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A load diagram is a detailed representation of the loads on a structure, calculated for structural engineering purposes. Engineers and architects create such diagrams in the process of developing plans for a new building to make sure that the building is engineered to address the strain to which it will be subjected with the weight of the components and contents. In some regions, a copy of this diagram must be submitted along with other supporting details in permit applications and the documentation that accompanies the construction project. The copy demonstrates that the calculations were performed.
Many types of strain can occur along the height, width and breadth of a building, including bending and shearing forces. In the load diagram, the engineer should be able to show the distribution of loads in the building, using known information about the construction and how the building will be used. The engineer can point out what kinds of loads will be present and might map out their intensity.
If the load diagram reveals a hot spot where forces are particularly high, the building might need special engineering to address it, or it might be necessary to change the building design slightly to redistribute the loads more appropriately. With innovative new design, particularly projects that have large amounts of open space and interesting new materials, the load diagram is very important, because the engineer might not have a similar existing building to use as a model.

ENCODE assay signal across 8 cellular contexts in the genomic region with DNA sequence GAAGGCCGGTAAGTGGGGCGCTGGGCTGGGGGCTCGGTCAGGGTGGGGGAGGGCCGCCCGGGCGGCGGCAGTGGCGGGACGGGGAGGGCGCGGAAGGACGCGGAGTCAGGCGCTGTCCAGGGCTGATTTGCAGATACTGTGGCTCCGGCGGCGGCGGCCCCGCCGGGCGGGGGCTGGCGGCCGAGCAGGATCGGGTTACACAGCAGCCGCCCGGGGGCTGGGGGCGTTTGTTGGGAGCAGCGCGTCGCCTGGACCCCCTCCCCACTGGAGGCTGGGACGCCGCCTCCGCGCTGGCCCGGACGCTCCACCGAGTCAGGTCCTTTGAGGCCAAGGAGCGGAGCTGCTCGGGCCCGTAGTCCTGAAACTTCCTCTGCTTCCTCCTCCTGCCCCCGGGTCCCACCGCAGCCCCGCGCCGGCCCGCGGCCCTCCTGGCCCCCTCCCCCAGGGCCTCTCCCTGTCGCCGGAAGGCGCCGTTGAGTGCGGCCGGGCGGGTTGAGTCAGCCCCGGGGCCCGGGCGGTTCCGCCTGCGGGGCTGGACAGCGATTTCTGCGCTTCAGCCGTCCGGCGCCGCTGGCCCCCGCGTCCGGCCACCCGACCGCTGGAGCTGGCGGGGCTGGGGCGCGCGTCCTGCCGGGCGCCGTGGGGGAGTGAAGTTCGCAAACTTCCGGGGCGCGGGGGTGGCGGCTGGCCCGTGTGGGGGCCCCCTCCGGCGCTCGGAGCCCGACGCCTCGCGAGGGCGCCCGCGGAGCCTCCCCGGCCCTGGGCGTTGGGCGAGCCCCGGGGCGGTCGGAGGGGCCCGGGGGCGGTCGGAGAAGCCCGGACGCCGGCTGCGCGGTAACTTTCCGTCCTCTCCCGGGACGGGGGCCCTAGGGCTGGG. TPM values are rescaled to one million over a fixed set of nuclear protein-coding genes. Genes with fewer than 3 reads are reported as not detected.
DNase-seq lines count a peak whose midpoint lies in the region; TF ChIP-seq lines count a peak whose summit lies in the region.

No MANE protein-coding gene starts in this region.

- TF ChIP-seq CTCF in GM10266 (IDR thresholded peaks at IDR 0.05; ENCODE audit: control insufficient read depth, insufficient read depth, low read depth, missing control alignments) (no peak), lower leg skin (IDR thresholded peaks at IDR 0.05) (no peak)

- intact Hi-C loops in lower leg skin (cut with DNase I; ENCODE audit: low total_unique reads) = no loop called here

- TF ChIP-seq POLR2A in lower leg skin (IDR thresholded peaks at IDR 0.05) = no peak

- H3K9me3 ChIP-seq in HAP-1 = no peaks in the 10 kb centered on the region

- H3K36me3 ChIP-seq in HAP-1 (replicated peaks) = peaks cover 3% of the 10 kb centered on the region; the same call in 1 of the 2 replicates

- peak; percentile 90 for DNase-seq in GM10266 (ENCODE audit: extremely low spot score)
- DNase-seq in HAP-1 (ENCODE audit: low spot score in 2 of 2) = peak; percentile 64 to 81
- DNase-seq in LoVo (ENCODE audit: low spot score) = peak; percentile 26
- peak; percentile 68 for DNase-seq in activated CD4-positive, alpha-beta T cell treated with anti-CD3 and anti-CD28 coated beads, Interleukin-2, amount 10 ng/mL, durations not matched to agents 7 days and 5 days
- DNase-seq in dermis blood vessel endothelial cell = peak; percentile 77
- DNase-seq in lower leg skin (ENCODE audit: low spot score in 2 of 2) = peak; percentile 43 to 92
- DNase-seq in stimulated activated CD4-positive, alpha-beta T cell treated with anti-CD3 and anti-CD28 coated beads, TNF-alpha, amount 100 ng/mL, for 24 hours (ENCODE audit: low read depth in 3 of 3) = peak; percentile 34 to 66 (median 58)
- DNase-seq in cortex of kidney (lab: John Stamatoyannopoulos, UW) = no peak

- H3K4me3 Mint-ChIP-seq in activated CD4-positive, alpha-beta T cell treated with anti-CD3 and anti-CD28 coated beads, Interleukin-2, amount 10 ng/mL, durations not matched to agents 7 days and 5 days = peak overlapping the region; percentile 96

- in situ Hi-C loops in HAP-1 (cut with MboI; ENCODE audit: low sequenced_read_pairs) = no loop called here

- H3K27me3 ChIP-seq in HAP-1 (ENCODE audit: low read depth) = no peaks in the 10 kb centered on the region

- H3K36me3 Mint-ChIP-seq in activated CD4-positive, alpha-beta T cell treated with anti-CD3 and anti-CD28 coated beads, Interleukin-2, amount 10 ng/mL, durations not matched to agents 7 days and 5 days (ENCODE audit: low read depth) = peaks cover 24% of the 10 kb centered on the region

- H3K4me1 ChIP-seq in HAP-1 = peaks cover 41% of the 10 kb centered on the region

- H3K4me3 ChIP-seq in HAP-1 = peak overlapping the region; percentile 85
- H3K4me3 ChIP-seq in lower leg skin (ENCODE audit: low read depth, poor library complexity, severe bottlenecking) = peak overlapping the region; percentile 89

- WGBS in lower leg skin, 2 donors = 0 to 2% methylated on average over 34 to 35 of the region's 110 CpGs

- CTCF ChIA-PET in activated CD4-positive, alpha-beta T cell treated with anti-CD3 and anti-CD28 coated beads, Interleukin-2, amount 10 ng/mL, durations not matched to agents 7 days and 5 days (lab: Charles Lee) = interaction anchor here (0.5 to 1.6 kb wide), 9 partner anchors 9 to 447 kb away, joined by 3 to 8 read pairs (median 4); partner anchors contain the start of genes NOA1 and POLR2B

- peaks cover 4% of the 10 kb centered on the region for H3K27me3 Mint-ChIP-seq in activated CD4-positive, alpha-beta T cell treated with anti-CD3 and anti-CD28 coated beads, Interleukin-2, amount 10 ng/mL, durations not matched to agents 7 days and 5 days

This is part of the structural analysis performed to make sure that a building will remain stable while in use. In addition to thinking about the loads that are intrinsic to the building, engineers might also have to consider earthquakes, storms and other factors that could add stress to a building. A load diagram should be able to show how the building will maintain its integrity in the event of a situation such as an earthquake, by absorbing and distributing the stress rather than crumpling or cracking under the strain.
Computer-aided design (CAD) programs can calculate a load diagram using known parameters that are inserted by an engineer. There also are engineering programs that can perform similar tasks. Using a computer might help ensure the accuracy and detail of the calculations, or an engineer can check manual math with the assistance of the computer program. Errors in a load diagram can be a significant issue, because they might lead to situations such as under-engineering in the belief that a building is perfectly stable and does not need additional supporting trusses and other structural elements.